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State Rules on HMO Prescriptions

October 31, 1998

BOSTON (AP) _ The state can’t require health maintenance organizations to provide unlimited prescription drug benefits to seniors, a federal judge ruled Friday.

Massachusetts was the only state that required HMOs to provide unlimited drug coverage to seniors, so the ruling brings the state in line with the rest of the country.

Harvard Pilgrim Health Care said last summer it would limit prescription drug benefits to $800 a year for seniors. Tufts Health Plan followed suit, saying it would limit coverage to $500 a year.

Insurance Commissioner Linda Ruthardt sued, saying the decision violated a 1994 state law prohibiting HMOs from limiting prescription benefits to the elderly.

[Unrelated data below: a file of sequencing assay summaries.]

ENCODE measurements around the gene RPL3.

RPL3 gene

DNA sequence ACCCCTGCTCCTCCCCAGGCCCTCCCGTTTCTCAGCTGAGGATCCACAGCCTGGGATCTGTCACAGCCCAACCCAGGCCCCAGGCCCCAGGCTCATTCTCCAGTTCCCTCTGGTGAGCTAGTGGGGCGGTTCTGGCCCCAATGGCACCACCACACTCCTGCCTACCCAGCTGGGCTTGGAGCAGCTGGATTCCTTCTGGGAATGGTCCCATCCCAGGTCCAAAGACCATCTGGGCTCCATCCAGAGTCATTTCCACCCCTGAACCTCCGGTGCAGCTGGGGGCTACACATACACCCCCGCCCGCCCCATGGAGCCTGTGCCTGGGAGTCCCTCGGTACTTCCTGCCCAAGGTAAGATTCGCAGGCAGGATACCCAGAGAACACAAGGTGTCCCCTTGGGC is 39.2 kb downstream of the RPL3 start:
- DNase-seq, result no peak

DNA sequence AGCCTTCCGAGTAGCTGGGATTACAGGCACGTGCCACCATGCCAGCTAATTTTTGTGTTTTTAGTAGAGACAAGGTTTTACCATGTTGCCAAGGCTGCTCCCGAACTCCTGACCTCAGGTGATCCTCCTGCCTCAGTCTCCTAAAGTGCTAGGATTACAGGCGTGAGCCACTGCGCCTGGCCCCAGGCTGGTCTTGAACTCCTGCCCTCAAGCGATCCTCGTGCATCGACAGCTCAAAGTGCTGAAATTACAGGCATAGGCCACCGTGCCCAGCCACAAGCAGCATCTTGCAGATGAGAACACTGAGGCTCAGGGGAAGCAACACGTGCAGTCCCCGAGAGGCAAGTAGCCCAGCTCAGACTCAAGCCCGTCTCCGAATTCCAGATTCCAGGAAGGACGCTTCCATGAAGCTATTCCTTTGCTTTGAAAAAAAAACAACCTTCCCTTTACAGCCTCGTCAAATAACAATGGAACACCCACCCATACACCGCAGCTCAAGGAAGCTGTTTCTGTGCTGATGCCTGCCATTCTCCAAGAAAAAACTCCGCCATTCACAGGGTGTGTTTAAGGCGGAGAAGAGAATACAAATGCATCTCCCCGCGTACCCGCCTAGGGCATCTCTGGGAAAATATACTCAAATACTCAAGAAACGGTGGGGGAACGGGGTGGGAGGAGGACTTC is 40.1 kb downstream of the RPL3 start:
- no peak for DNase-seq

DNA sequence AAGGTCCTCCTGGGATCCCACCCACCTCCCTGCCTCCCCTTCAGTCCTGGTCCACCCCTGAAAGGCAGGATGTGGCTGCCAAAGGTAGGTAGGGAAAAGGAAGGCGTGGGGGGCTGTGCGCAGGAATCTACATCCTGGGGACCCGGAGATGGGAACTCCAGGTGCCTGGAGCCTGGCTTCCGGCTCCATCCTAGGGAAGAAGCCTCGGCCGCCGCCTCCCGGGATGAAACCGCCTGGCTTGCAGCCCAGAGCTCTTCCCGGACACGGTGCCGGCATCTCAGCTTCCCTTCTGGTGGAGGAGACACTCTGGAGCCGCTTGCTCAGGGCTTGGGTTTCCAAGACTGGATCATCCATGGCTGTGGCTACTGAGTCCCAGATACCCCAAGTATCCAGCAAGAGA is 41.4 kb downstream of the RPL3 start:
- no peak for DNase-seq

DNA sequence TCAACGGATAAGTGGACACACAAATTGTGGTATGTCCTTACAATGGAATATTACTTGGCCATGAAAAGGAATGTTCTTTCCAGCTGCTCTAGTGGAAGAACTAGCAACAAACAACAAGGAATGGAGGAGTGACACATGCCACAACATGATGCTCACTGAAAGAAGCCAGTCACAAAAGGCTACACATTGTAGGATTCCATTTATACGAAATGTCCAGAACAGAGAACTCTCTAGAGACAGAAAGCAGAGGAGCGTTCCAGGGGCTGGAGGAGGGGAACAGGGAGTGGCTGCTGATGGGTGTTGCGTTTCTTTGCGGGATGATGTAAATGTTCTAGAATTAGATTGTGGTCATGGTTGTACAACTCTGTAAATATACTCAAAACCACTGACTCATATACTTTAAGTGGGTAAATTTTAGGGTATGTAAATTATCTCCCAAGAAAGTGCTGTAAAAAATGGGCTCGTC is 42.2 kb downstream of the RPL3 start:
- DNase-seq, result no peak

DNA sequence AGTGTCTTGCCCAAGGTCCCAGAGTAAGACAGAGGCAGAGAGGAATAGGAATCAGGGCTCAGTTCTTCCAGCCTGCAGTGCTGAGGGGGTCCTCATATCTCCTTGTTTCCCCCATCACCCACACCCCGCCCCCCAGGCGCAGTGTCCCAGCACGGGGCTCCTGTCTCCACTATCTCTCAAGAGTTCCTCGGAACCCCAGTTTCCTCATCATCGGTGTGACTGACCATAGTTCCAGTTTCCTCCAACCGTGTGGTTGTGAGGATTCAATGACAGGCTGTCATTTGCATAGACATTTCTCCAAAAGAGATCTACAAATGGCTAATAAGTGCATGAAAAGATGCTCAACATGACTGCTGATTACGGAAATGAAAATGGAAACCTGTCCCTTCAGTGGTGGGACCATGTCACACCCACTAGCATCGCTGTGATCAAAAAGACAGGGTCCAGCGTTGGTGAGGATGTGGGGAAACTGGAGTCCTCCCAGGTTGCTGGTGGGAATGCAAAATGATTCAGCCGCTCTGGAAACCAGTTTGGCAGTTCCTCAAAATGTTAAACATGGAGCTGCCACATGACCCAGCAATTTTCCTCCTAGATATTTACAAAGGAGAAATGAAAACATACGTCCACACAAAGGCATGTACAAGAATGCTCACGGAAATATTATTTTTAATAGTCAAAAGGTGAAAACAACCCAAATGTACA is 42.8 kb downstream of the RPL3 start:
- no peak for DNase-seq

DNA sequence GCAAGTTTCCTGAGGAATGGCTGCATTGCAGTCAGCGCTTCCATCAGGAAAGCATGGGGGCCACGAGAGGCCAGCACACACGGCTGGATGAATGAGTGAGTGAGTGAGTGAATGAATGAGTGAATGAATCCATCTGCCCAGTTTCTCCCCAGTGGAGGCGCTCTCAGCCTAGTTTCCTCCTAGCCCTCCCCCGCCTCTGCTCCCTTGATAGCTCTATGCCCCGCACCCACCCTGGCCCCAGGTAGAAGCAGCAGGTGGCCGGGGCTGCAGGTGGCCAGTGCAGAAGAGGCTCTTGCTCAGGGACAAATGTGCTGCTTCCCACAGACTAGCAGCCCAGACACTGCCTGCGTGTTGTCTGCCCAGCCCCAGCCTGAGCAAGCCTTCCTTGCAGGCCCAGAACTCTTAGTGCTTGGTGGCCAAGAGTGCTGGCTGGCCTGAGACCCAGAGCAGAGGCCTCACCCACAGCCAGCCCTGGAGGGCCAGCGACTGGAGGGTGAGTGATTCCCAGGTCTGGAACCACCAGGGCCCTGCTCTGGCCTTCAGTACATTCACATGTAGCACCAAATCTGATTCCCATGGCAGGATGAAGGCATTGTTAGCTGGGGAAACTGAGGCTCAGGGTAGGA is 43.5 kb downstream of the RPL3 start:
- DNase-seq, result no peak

The Massachusetts Association of HMOs, which represents 15 HMOs in the state, countersued, arguing that a 1997 federal law says HMOs can limit the benefits and asking that Ruthardt be prevented from enforcing the law.

U.S. District Judge Richard Stearns agreed with the insurers and blocked enforcement of the 1994 law.

Clare McGorrian, a lawyer with Health Care for All, a consumer advocacy group, called on the division of insurance to appeal.

``The HMOs’ selfish and shortsighted actions will ... have a catastrophic effect on the health of many seniors and disabled people who cannot afford Medigap coverage,″ she said.

State officials said they were disappointed by the decision, but had not yet decided whether to appeal.

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